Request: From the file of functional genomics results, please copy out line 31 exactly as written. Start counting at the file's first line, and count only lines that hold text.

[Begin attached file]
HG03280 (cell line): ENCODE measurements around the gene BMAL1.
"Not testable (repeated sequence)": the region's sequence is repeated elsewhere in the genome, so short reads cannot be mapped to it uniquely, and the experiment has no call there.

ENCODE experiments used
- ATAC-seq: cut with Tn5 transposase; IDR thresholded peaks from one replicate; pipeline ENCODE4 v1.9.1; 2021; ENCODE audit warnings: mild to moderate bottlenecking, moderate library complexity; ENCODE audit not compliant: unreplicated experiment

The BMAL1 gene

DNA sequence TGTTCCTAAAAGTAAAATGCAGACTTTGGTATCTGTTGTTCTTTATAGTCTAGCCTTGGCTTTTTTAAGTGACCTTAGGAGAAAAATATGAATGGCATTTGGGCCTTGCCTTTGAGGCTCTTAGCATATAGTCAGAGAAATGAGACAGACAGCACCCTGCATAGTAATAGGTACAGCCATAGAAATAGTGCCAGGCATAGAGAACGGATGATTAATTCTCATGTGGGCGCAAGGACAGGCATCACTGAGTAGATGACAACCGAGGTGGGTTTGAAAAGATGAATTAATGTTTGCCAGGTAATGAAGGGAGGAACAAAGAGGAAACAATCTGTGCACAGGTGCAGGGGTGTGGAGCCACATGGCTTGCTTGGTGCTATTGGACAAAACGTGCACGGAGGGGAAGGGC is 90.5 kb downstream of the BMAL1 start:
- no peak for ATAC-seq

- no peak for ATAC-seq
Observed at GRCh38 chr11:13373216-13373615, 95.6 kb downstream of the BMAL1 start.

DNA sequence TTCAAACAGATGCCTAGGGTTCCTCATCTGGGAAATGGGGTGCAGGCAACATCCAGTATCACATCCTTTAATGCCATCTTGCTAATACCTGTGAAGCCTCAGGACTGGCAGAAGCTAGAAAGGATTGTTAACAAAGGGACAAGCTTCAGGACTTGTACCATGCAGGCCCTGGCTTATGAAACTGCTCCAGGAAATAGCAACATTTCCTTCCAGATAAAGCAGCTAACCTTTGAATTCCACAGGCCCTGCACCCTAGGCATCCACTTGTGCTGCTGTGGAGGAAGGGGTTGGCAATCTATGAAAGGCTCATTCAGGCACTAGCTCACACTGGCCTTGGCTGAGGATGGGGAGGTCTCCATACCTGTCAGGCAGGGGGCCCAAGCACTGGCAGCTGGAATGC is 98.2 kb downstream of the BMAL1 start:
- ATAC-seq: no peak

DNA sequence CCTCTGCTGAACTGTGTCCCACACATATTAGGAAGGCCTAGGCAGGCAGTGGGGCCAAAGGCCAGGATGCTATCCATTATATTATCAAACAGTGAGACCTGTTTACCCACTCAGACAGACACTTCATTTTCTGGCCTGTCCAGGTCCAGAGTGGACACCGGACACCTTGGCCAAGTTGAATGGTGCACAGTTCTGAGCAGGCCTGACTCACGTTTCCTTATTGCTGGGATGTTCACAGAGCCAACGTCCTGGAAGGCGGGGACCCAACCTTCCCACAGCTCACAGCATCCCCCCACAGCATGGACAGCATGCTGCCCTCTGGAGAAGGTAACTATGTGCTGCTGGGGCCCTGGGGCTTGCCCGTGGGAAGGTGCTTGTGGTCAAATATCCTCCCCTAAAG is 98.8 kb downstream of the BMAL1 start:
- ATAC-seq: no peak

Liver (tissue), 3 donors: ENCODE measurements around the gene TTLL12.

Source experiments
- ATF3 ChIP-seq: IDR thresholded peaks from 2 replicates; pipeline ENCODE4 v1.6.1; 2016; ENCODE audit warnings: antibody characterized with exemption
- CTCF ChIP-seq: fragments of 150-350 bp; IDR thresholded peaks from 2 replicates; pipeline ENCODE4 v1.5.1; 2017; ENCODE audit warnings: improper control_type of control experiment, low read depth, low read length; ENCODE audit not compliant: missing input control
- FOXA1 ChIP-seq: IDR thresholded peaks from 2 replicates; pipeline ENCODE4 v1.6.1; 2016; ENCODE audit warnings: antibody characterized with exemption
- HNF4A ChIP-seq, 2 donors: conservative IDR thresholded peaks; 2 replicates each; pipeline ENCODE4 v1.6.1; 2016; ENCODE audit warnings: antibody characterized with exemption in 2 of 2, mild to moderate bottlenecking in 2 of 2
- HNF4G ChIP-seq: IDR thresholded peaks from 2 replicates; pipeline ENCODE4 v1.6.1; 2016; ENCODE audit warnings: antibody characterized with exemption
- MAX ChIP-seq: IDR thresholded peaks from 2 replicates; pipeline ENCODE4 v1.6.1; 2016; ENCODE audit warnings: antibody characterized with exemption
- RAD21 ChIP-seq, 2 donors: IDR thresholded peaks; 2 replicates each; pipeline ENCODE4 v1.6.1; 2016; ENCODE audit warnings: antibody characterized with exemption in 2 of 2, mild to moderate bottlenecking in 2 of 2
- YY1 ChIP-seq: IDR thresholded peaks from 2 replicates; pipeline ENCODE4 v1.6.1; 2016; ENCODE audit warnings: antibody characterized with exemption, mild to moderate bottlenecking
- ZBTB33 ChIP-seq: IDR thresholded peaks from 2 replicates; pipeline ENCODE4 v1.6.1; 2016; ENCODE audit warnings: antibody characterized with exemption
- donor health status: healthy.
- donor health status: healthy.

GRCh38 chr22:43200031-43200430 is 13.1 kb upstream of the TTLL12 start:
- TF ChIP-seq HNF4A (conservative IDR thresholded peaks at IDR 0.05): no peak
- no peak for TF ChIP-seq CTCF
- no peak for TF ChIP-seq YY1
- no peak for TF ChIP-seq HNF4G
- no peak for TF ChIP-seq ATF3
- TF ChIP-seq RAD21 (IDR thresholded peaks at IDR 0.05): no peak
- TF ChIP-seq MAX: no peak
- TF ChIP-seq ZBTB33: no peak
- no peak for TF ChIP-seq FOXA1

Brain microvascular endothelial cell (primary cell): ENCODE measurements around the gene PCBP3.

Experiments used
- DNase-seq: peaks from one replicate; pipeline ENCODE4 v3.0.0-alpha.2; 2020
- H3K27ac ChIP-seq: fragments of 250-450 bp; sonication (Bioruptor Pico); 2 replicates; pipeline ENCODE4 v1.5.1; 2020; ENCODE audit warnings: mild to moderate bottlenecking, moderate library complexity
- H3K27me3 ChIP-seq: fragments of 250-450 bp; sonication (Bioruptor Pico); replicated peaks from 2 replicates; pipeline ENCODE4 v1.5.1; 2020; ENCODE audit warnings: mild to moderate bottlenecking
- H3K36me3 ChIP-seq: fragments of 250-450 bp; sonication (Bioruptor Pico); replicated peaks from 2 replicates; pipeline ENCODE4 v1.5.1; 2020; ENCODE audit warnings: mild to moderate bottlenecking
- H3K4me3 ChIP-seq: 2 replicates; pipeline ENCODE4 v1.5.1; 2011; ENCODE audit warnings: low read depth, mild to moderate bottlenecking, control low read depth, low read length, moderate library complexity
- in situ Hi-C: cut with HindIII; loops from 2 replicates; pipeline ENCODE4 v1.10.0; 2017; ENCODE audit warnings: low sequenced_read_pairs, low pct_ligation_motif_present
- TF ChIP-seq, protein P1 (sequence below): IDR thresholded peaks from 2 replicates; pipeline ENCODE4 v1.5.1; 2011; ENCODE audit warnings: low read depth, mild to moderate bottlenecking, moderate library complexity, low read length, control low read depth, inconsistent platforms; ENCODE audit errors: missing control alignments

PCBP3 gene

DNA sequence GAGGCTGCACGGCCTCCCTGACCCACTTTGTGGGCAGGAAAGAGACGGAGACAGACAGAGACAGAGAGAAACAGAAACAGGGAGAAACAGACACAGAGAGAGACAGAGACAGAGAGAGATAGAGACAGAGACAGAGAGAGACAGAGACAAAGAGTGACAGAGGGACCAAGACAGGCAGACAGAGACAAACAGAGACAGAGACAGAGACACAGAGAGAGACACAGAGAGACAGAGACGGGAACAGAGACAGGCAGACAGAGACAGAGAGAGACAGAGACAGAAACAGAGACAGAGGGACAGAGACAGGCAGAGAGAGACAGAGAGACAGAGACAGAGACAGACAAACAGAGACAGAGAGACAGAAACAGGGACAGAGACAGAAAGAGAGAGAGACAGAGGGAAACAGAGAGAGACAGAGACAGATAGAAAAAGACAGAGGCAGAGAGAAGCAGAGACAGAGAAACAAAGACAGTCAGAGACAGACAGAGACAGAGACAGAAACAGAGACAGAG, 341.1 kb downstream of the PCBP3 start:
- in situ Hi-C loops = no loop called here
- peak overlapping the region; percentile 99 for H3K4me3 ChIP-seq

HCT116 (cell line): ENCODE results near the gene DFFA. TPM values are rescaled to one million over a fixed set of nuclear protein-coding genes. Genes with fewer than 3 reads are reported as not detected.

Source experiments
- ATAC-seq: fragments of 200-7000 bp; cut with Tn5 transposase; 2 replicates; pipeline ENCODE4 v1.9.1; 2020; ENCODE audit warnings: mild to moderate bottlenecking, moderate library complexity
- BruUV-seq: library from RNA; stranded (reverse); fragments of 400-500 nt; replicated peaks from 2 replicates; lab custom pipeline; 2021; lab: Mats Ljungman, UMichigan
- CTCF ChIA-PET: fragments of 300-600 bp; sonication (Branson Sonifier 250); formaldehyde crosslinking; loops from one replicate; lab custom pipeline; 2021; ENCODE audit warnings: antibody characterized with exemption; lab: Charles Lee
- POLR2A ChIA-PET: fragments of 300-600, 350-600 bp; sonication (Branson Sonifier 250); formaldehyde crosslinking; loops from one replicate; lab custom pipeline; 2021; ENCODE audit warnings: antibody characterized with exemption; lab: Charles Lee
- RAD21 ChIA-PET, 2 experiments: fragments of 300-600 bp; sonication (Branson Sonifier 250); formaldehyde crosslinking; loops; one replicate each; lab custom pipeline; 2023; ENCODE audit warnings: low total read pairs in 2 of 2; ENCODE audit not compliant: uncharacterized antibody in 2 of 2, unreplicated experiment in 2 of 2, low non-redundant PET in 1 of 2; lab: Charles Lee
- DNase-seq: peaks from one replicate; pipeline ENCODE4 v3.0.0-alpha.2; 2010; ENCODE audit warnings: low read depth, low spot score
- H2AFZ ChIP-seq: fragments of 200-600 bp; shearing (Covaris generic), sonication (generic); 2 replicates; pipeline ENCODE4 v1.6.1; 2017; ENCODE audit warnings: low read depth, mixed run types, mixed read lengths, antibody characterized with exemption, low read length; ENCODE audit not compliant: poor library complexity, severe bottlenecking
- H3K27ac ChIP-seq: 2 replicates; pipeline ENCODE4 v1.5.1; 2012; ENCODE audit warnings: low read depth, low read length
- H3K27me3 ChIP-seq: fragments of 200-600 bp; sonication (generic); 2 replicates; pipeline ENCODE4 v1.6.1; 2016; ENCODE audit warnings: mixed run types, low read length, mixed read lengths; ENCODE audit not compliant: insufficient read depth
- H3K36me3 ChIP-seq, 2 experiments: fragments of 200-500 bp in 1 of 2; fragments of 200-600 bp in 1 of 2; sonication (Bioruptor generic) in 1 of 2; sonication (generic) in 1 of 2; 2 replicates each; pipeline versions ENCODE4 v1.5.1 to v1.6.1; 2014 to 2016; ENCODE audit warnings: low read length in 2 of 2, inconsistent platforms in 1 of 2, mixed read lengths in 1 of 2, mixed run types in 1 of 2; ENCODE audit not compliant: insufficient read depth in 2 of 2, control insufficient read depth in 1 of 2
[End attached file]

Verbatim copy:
- no peak for TF ChIP-seq HNF4G